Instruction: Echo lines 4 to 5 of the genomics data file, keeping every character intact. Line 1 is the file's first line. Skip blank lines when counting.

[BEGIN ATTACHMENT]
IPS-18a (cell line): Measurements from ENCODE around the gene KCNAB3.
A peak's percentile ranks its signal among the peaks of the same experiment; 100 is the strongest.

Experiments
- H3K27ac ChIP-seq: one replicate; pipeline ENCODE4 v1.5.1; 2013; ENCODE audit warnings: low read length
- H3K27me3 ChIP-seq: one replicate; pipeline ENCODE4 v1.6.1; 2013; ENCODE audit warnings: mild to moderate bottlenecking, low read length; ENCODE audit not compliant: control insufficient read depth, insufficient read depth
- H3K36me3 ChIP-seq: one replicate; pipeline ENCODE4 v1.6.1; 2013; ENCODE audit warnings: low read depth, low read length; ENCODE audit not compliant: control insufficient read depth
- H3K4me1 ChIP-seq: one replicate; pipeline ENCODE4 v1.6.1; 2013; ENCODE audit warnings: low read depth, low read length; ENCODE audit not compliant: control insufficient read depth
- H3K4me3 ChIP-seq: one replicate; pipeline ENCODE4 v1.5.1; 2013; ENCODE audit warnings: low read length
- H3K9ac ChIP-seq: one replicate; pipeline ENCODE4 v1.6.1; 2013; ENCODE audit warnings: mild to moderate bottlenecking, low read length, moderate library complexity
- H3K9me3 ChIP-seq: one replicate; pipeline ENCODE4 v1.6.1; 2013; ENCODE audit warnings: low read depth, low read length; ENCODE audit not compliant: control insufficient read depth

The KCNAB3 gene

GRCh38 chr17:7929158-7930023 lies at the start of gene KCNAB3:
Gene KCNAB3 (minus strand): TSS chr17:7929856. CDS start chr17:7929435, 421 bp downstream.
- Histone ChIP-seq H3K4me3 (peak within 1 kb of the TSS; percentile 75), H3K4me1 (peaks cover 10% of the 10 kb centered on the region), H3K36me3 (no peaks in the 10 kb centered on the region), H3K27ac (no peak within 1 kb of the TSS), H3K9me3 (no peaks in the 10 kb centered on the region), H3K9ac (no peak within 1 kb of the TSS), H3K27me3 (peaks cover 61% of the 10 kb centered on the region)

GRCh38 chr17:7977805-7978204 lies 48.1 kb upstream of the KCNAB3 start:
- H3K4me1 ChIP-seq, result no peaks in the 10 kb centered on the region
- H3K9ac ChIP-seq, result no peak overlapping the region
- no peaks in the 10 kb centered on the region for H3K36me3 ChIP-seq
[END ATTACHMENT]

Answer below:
- H3K27ac ChIP-seq: one replicate; pipeline ENCODE4 v1.5.1; 2013; ENCODE audit warnings: low read length
- H3K27me3 ChIP-seq: one replicate; pipeline ENCODE4 v1.6.1; 2013; ENCODE audit warnings: mild to moderate bottlenecking, low read length; ENCODE audit not compliant: control insufficient read depth, insufficient read depth